“COVID-19 has accelerated the arrival of the future of work”.
- Saadia Zahidi, MD, World Economic Forum (WEF)
Over the last year, pandemic-induced lockdowns closely entwined with dramatic ongoing technological changes are redefining the workplace. Company leaderships now need to understand the new skill sets required in the emerging work environment more than ever before.
The change will be dramatic, as evidenced by WEF’s Future of Jobs Report released in early 2021. The report posits that nearly a third of today’s ‘essential’ skills will not hold much importance within a few years.
In essence, AI-driven automation will take over unidimensional jobs related to routine mechanical tasks. Further, new skills such as insight, creativity, multi-tasking, handling uncertainty, etc., will come to the fore.
A McKinsey study highlights the importance of cadres being able to provide self-leadership. Therefore, the study emphasizes that tomorrow’s executives should score high on qualities such as:
Others have characterized this as the need for ‘analytical thinking’ and ‘emotional intelligence.
Besides being more strategic and creative in their approach, the leadership cadre will also need to display ‘higher-level human skills.’ These skills will enable them to switch between multiple responsibilities seamlessly. Above all, they should have “a commitment to lifelong learning.”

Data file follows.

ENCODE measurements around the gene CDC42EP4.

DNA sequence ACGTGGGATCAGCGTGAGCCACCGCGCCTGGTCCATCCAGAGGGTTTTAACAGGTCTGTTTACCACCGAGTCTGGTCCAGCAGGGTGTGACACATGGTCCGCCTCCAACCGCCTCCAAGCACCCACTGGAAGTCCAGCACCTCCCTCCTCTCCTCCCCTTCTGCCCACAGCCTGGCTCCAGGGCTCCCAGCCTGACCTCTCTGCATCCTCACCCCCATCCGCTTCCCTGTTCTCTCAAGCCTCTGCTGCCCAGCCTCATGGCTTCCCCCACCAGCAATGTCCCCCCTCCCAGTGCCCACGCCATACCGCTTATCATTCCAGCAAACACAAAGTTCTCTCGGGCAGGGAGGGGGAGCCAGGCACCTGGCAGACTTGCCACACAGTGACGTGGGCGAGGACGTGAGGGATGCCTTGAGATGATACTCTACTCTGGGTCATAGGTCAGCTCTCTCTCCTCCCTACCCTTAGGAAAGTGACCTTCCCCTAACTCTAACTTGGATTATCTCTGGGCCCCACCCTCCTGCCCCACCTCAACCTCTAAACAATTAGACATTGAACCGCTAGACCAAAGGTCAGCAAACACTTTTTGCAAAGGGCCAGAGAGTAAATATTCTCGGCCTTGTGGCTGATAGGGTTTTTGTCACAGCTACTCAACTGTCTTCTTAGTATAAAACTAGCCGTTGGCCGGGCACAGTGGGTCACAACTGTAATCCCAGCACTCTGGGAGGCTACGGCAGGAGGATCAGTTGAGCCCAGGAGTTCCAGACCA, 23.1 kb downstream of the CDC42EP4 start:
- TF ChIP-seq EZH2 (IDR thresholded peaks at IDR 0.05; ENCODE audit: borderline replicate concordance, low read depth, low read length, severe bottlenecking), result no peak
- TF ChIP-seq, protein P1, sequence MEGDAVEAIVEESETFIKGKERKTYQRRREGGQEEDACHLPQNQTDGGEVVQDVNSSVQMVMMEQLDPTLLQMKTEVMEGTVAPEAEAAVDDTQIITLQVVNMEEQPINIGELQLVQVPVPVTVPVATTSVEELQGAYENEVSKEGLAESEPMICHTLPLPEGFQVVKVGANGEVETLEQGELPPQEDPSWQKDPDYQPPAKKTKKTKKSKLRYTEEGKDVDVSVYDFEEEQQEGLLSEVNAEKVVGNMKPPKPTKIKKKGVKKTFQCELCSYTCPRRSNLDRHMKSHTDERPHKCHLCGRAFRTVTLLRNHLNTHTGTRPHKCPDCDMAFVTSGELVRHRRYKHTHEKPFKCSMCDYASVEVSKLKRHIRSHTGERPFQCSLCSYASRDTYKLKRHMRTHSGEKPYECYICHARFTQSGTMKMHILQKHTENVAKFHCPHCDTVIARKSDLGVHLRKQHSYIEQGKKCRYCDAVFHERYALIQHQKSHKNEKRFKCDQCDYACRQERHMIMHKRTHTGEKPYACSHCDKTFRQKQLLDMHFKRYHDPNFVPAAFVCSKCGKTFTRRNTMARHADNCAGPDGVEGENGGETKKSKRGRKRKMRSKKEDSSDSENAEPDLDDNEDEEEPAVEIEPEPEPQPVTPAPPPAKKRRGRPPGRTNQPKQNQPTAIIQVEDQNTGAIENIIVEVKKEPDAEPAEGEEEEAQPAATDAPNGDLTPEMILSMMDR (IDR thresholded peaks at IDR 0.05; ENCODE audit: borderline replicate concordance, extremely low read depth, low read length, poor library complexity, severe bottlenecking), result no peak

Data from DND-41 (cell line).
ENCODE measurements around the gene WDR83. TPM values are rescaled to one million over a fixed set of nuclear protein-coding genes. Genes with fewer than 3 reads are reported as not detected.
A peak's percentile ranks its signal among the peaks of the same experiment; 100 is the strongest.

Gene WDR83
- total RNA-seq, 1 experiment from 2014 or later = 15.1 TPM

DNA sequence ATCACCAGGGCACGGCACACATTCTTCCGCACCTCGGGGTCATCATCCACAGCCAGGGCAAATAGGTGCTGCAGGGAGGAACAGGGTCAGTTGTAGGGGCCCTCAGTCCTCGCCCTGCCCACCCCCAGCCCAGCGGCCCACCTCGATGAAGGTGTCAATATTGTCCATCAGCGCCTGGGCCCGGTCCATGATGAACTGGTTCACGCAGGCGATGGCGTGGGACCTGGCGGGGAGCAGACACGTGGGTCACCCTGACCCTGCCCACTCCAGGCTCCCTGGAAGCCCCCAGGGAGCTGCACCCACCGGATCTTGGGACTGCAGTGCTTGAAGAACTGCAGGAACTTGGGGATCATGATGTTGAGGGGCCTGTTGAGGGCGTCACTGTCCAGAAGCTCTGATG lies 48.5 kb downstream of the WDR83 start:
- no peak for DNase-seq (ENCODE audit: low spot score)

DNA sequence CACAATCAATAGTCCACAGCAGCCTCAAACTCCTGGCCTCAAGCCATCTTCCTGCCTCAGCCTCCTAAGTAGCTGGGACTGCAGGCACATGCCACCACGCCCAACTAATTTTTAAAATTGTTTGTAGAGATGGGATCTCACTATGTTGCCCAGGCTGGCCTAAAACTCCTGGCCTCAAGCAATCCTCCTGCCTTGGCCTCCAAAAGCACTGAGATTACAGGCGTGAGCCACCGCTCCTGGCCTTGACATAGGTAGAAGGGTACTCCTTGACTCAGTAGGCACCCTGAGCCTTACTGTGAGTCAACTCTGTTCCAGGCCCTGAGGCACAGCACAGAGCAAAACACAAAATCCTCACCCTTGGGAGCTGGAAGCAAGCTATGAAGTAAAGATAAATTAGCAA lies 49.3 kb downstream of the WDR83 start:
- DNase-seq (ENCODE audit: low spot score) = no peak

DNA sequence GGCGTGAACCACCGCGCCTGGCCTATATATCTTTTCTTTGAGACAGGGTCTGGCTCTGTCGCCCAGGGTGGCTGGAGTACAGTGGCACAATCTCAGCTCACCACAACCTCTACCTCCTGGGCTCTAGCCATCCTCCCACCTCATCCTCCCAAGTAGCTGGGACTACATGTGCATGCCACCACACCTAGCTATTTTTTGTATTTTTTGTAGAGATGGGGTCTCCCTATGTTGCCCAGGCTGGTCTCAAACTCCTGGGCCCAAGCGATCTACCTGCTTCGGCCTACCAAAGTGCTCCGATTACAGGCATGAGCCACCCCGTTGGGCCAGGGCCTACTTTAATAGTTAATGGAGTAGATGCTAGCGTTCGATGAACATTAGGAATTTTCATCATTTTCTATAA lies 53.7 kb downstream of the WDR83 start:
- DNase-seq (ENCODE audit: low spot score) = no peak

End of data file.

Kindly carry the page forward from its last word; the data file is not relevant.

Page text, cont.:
In an era where super-specialization dominated, mobility within an organizational hierarchy remained essentially vertical.
The emerging workplace will require more flexibility. Executives will need to combine a range of skills that allow for both horizontal and vertical mobility. Analyst Bernard Marr emphasizes that training should be ‘lattice-like and equip a person with ‘transferable skills. This will let them move into roles across multi-dimensional planes.
In case anyone underestimates the scale at which this change will happen, consider the WEF’s Future of Jobs Report forecast. Over the next few years, 97 million ‘new’ jobs will replace an estimated 85 million ‘old’ ones. And all these jobs belong to medium and small enterprises spread over 15 industries and 26 economies.
A closing highlight – tomorrow’s workplace will presumably demand a very high level of ‘digital proficiency.’
To gain more insights like this, visit the Cogent Infotech website.